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volume 6 number 11 november 2001 TipSheet

Welcome to the November issue of MicroMetric's TipSheet.
This monthly newsletter is targeted at addressing the needs of our customers.
This month we'll start a series of tips on CD-ROM.

Tip 393   OK, CD-ROM DRIVE, SPIT IT OUT Category:   CDROM

When you want to eject a CD from your CD-ROM drive, do you reach all the way over there and press the eject button? If that button is a ways away (for example, your tower is under your desk), you may be getting good and tired of making the stretch. Instead, use menu commands to eject that CD. In your My Computer or Explorer window, right-mouse click on your CD-ROM drive and select Eject. Phtooey--out comes the CD!

Tip 394   CD PLAYER TURNS DJ Category:   CDROM

"Do you frequently play audio CDs on your computer? The CD Player has some neat programming options to enhance your listening experience. Just enter the title, artist, and song list for a particular CD, and the CD Player will remember this information every time you pop that CD into your CD-ROM drive. You can even select the exact songs you want to hear (or not) and the order in which you want to hear them. Today we'll show you how to enter a CD's information into the CD Player's memory (Later versions of CD Player can download info from the Internet). With an audio CD in your CD-ROM drive, open the CD Player by selecting Start|Programs|Accessories|Multimedia|CD Player. Click on the far left icon (if you don't see icons, select Toolbar under the View menu) and type the CD's Artist and Title. Next, enter the names of each track. Next to Track 01 type the name of the first track, click on Set Name, and so on, until you've entered the names of all the songs. Click on OK when you're finished. In our next

In the list of Available Tracks, select the first song you want to hear and click on Add. Select the next song, click on Add, and so on until your Play List is complete. Note, too, that you can select a song as many times as you'd like or not at all. When you're finished, click on OK. Click on the down arrow next to Track and you'll see your new play list. From now on, pressing the play button (or simply inserting the CD into your CD-ROM drive, if you have AutoPlay) plays the CD's songs in that order. In a future tip, we'll show you more of CD Player's customization options.

If you have an audio CD in your CD-ROM drive, the CD Player offers quite a few options for customizing how you listen. Pop in the CD, open the CD Player--select Start|Programs|Accessories|Multimedia|CD Player--and take a look at the three icons on the right side of the toolbar (if you don't see them, select Toolbar under View). These icons set the CD Player's approach to the Track list. Click on the left of these three icons if you'd like the CD Player to play the songs listed under Track in random order. The middle icon plays the tracks in order, but continuously. And the right button--this is a neat one--plays just a short intro to each track. Select this icon, click on the Play button, and the CD Player plays 10 seconds of the first song in the Track list, moves on to the next, and so on. It's a great option if you're looking for a particular track, or you're trying to get a feel for that CD.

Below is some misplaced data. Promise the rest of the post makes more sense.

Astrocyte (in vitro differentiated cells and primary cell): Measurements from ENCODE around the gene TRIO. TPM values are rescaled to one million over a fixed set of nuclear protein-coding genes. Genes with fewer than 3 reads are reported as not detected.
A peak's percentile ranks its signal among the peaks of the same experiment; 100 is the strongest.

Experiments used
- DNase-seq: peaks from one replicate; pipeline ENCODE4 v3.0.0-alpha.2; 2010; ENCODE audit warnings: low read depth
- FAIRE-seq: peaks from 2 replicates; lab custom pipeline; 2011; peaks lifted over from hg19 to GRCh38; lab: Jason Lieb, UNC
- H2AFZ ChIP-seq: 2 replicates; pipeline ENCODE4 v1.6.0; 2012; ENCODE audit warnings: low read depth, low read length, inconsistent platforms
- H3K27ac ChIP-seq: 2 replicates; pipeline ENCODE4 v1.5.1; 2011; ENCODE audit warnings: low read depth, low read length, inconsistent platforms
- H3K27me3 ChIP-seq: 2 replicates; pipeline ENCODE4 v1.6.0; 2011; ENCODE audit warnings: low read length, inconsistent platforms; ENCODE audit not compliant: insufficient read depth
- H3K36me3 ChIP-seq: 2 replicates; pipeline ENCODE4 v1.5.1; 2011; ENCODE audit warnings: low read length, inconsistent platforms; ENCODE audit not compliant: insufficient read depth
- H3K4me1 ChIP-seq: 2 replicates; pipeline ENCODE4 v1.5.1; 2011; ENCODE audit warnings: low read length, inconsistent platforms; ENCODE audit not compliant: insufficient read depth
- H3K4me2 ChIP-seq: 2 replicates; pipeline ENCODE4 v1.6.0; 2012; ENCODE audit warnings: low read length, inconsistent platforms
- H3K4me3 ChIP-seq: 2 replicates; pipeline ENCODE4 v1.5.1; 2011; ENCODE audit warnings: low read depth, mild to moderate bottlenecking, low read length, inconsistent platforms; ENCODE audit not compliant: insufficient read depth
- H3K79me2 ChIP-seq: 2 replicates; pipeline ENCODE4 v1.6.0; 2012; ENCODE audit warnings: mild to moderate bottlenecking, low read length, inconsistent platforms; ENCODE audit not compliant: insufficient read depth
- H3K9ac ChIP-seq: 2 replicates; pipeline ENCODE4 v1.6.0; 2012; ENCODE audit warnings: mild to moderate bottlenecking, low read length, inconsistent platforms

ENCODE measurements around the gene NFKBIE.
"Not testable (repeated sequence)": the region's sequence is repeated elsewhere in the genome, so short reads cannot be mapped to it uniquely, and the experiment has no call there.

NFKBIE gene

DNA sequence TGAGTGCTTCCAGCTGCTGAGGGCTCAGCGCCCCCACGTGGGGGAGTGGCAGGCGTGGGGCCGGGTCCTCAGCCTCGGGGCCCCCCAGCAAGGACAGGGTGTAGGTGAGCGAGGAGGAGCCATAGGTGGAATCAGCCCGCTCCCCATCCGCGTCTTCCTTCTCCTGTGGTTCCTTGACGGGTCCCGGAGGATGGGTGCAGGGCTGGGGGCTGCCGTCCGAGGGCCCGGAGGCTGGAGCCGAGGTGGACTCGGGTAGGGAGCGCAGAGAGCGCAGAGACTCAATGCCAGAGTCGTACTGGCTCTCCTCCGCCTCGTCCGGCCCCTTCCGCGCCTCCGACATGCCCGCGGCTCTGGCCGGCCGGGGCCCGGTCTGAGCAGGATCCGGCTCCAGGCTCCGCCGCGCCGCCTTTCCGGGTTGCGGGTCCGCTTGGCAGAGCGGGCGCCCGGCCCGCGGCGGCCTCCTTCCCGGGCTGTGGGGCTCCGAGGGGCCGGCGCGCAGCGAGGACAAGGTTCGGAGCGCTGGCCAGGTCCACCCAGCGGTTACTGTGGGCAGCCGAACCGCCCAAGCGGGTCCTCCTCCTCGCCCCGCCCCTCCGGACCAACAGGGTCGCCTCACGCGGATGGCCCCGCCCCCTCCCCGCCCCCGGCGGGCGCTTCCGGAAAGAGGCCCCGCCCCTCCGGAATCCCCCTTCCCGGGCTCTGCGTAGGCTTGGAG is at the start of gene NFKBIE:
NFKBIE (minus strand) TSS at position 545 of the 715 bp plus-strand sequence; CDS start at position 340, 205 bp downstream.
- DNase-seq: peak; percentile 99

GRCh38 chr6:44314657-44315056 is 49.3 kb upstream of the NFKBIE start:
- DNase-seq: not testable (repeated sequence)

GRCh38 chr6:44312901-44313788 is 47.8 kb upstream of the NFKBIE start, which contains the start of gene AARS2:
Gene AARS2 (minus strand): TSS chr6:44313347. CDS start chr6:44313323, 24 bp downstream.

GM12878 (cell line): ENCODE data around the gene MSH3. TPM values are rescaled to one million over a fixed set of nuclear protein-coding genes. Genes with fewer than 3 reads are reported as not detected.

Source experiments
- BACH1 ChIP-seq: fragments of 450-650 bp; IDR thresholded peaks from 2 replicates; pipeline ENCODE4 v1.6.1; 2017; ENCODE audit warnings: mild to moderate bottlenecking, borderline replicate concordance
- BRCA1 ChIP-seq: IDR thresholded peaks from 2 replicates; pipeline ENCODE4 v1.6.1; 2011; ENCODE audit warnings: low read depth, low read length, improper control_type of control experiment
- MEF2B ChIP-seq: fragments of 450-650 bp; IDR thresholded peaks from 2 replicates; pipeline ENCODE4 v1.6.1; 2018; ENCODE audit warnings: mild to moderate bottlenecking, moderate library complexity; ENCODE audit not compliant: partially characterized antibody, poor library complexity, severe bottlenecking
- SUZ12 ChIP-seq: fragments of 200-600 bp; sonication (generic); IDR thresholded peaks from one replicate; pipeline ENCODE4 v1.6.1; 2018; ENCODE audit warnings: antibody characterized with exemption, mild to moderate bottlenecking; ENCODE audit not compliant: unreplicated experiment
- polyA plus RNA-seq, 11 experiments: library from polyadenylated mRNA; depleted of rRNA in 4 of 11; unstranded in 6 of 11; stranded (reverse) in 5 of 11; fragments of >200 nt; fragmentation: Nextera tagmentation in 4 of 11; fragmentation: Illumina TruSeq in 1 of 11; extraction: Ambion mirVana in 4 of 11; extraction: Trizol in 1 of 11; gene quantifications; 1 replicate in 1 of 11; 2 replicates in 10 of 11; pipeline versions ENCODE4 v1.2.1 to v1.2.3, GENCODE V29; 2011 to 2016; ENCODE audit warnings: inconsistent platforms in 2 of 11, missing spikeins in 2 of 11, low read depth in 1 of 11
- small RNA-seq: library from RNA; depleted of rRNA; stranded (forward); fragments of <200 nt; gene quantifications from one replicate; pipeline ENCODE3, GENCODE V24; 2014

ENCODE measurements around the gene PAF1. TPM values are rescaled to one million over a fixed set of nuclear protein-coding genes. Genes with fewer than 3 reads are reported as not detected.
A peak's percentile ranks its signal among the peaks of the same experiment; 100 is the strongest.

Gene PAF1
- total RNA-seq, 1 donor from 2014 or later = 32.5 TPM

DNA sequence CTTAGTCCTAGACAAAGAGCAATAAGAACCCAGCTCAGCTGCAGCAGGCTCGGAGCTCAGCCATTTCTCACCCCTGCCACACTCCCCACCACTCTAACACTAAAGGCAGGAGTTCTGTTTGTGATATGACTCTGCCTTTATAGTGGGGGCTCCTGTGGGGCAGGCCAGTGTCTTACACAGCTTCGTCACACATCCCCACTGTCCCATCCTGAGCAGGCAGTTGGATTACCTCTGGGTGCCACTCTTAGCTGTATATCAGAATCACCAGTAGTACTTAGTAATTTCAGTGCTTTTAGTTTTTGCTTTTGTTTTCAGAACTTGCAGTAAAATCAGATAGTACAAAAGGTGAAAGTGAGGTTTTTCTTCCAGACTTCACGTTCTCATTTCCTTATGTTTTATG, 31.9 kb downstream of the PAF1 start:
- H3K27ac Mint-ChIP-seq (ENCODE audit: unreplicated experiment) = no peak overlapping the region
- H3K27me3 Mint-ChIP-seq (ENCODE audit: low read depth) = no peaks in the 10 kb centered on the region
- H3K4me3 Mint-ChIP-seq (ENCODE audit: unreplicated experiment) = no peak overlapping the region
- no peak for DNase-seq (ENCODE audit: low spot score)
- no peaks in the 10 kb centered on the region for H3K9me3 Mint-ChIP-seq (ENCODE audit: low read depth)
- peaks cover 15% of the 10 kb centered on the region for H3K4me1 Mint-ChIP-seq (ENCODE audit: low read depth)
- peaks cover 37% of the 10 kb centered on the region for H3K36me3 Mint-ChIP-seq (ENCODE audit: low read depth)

Tip 395   SILENCE! NO WAIT, NOT YOU, TOO! Category:   CDROM

A reader asks, "Is it possible to disable your system sounds in Windows 9x without disabling the sound card volume altogether, such as when listening to an audio CD?"

Actually, we did this exact thing while testing our last tip on changing the default audio CD player. (Who needs system sounds when you've got George Winston to entertain you?) If you simply use the volume control on your Taskbar, obviously you're going to end up with no sound at all. Instead, you need to switch to the No Sounds sound scheme. Open the Control Panel, double-click Sounds, and under Schemes, select No Sounds. Click OK, and your system is rendered speechless--except for your audio CD, that is!

(Note: To get your system sounds back, go back to the Sounds Properties dialog box, select a sound scheme, and click OK.)


If you listen to loads of audio CDs on your PC and don't want to take the time to input the song information from each into the CD Player, point your Web browser to

There, you'll find software that can download the contents of your CDs automatically from CDDB servers (provided you're online when you play the CD). Who knew?


A reader asks, "Is there a way to change the default Audio CD player to another program, instead of the Windows 9x CD Player?"

All you need to do is change the association of the Audio CD file type. (You and I don't think of it as a file type, but Windows does.) Open any Explorer window, select View, Options (or Folder Options), and click the File Types tab. In the list of Registered file types, scroll down and select Audio CD, then click the Edit button. Under Actions, select Play, then click Edit. In the box under Action Used to Perform Action, type the path of the program you'd like to use to play audio CDs, followed by a space and then


So for example, the text in this box might read:

      C:\WINDOWS\FlexiCD.exe /play

That's all there is to it. Click OK, click Close twice, and pop some good listening into your CD-ROM drive!

Copyright 2001, MicroMetric, Inc., All Rights Reserved. Permission to copy in total, with this statement and copyright, is hereby granted.

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